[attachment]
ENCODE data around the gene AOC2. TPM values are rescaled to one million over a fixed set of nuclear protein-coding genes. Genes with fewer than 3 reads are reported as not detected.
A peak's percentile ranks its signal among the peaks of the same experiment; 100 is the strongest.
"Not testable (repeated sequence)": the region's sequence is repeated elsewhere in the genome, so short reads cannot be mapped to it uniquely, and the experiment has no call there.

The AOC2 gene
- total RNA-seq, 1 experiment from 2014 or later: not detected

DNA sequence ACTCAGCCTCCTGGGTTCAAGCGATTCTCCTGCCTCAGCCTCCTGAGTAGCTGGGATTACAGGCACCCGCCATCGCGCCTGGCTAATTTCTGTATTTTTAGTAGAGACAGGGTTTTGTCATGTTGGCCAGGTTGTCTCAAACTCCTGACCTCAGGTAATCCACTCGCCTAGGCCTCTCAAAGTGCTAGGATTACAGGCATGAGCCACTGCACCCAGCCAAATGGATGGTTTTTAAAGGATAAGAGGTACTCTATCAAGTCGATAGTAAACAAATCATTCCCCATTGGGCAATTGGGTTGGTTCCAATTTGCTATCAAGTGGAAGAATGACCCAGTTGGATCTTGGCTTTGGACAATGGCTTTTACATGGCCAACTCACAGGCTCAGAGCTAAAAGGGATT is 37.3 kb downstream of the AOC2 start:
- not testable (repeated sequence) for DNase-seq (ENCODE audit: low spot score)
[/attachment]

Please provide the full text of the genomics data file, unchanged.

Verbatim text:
ENCODE data around the gene AOC2. TPM values are rescaled to one million over a fixed set of nuclear protein-coding genes. Genes with fewer than 3 reads are reported as not detected.
A peak's percentile ranks its signal among the peaks of the same experiment; 100 is the strongest.
"Not testable (repeated sequence)": the region's sequence is repeated elsewhere in the genome, so short reads cannot be mapped to it uniquely, and the experiment has no call there.

The AOC2 gene
- total RNA-seq, 1 experiment from 2014 or later: not detected

DNA sequence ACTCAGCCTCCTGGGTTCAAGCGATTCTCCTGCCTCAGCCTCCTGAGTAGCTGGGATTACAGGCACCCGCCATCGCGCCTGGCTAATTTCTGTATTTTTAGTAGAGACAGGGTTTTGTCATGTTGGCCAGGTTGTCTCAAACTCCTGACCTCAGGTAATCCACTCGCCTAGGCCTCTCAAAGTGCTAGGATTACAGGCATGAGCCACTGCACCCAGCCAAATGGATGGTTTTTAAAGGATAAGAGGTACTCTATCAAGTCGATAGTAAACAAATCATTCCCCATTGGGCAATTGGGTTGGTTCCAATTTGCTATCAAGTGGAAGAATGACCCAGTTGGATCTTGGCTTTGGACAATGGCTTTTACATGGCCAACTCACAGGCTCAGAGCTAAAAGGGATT is 37.3 kb downstream of the AOC2 start:
- not testable (repeated sequence) for DNase-seq (ENCODE audit: low spot score)